Information on tar ponds cleanup not readily available; freedom of information request filed
By Erin Pottie
Cape Breton Post
Wed., Aug. 6, 2008
Sydney - A concerned citizen is looking for information on the tar ponds cleanup and has found at least one recent report with missing information. She has filed a freedom of information request for another one that should have been completed seven months ago.
Marlene Kane is seeking a copy of the Tar Ponds Bench Scale Treatability report used to identify several mix recipes that may be used to treat sediment in the north and south tar ponds, which form part of the overall $400-million multi-year remediation project.
Kane said she received an email from the Sydney Tar Ponds Agency president in December 2007, which said that report should be final within the next month. The Department of Environment responded to her freedom of information application July 30, saying her request has been transferred to the tar ponds agency.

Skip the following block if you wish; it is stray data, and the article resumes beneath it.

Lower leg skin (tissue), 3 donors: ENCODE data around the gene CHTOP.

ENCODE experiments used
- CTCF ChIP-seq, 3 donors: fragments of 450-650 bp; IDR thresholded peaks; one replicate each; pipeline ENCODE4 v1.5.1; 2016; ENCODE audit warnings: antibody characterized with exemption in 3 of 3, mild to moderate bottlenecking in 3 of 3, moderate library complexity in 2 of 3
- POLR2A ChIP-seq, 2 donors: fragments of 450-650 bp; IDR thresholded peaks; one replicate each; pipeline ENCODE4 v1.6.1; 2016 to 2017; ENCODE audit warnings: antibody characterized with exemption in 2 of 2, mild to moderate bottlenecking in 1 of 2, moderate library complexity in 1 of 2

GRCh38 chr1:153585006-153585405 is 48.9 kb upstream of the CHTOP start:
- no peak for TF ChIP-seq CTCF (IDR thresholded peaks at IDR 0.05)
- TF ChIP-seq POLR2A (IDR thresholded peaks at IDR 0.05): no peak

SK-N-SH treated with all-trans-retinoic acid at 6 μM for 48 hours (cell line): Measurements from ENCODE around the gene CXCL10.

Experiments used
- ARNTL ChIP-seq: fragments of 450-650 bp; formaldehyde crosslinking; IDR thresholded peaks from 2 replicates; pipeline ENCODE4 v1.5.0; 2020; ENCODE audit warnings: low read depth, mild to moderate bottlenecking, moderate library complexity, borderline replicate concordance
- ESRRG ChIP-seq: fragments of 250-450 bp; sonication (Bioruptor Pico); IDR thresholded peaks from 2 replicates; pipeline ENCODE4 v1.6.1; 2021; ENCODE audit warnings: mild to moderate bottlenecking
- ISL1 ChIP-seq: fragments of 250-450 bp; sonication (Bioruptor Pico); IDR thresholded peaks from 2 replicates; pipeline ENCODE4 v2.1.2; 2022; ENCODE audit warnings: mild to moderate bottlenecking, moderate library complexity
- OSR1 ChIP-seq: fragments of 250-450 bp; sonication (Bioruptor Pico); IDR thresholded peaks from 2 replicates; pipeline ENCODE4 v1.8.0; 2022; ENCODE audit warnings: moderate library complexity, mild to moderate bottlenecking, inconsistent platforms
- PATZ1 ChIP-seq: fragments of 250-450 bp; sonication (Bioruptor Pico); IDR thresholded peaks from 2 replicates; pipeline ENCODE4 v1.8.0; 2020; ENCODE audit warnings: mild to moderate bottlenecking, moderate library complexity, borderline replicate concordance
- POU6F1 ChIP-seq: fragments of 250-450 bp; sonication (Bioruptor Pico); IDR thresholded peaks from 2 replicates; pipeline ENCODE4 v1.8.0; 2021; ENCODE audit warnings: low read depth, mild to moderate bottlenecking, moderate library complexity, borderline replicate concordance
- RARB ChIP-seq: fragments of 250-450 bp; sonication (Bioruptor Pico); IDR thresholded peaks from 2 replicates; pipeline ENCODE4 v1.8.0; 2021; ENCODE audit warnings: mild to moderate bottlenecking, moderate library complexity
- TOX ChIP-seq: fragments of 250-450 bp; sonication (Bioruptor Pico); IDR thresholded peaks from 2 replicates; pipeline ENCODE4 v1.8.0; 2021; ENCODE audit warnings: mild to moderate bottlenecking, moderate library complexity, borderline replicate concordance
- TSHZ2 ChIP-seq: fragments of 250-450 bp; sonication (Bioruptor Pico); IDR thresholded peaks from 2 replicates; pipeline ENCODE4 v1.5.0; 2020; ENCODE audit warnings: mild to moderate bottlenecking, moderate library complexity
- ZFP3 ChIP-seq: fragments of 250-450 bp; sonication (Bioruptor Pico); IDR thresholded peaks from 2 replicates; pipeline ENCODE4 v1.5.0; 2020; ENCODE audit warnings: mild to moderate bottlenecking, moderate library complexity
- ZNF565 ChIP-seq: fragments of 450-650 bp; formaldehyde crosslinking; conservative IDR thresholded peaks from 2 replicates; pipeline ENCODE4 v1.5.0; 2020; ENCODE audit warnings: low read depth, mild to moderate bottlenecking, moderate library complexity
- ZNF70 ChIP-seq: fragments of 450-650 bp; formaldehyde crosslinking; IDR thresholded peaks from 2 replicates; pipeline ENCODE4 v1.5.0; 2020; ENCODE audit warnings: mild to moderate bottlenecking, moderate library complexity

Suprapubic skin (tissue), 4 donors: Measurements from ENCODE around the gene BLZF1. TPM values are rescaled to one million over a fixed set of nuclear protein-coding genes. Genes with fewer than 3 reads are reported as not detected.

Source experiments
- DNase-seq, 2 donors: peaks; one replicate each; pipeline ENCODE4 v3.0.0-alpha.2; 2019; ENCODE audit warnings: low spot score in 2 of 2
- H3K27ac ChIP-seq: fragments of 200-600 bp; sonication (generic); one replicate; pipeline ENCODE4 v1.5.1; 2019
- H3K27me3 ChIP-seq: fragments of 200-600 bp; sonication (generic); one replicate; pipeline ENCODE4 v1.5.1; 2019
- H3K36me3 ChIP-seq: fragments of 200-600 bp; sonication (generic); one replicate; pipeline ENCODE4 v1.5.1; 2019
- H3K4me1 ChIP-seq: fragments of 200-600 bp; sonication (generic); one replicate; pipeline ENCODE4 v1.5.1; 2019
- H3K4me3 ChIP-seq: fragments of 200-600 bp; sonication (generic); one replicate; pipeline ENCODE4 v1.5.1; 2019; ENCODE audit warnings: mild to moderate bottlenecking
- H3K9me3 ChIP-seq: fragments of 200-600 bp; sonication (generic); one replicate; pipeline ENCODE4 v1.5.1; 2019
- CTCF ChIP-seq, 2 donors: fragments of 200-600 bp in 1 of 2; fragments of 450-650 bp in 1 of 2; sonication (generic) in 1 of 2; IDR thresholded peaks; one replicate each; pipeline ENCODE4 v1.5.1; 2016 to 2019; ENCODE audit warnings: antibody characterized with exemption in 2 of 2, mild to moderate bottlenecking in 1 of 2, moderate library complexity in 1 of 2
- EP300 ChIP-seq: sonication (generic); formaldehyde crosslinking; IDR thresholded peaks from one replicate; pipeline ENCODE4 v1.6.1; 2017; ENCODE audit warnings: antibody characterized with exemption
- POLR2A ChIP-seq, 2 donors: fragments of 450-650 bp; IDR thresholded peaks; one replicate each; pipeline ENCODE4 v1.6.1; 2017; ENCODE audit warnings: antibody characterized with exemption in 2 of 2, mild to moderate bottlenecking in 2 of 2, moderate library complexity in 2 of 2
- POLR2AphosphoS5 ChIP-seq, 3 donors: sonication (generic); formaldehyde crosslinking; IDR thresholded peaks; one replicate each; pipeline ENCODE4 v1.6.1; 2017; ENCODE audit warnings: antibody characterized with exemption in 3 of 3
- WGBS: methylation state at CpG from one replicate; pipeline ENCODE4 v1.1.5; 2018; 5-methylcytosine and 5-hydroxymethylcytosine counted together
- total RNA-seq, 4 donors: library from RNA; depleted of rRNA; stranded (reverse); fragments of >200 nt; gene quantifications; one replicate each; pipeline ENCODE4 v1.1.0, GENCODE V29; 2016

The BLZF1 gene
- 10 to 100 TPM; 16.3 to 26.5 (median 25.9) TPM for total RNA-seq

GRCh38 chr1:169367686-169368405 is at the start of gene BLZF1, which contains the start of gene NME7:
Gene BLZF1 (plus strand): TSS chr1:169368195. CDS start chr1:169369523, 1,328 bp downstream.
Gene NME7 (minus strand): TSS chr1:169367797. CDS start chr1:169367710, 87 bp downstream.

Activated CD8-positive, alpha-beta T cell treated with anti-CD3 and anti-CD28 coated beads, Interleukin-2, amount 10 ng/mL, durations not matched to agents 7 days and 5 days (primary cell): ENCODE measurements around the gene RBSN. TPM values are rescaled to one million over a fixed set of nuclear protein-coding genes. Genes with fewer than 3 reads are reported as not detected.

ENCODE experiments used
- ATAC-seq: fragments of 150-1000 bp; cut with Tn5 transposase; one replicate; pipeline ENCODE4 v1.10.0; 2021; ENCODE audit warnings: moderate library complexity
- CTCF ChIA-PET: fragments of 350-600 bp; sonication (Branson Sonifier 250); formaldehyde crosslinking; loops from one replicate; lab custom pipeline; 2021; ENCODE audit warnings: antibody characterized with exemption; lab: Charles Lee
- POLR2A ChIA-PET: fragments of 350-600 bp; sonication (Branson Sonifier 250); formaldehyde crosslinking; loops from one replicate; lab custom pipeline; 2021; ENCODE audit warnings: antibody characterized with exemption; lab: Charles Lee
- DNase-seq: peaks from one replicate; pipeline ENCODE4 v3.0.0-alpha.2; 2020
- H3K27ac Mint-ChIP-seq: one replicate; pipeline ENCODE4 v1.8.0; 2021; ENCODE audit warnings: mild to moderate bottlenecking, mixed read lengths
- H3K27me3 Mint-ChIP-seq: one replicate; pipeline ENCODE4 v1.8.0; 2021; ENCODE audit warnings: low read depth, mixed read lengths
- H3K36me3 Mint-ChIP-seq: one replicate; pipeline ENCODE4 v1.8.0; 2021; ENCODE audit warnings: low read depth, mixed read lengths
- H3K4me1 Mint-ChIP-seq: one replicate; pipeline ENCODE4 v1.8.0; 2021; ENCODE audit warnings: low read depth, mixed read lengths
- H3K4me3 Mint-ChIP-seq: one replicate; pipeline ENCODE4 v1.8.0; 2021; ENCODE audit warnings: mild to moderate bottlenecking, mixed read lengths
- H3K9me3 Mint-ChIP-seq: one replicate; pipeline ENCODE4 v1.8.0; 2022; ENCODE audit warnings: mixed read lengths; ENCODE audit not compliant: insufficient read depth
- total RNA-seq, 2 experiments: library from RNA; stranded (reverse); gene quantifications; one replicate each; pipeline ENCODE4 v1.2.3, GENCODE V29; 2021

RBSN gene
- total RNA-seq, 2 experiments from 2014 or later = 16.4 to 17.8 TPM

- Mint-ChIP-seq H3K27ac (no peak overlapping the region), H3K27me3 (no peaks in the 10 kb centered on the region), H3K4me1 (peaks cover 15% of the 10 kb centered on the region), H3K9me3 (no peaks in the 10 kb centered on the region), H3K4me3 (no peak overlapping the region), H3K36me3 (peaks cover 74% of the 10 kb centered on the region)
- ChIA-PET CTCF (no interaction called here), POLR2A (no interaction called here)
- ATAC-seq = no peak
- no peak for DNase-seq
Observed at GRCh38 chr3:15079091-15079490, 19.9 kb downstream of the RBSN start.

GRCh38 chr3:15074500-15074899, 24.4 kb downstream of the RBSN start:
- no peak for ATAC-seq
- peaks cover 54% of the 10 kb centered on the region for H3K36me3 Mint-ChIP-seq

Kane is also seeking information from the agency which was left out of a recent field demonstration report related to the solidification and stabilization of the cooling pond, a project which was completed and released in April. Kane says data missing from the report relates to the mixing methodology tests for the cooling pond. These tests were used to determine a percentage of slag and cement to treat cooling pond sediment.
"The majority of technical data is missing from this report. "It's actually one of the shoddiest reports the Sydney Tar Ponds Agency has released so far," said Kane. "Samples were prepared for lab testing for unconfined compressive strength, but this report only shows the results of six of the 132 samples and only two of the 12 cells."
Kane also said lab samples for permeability and leachate testing were also completed, with no data included in the report.
Agency president Frank Potter said Tuesday he would have to check the details of the missing data, but confirmed some information is missing from the field demonstration report.
Kane is also raising questions about potential overrun costs of the $4.6-million cooling pond remediation project after water and sludge amounts were found to be higher than the original design. Potter said he would have answers to those questions today.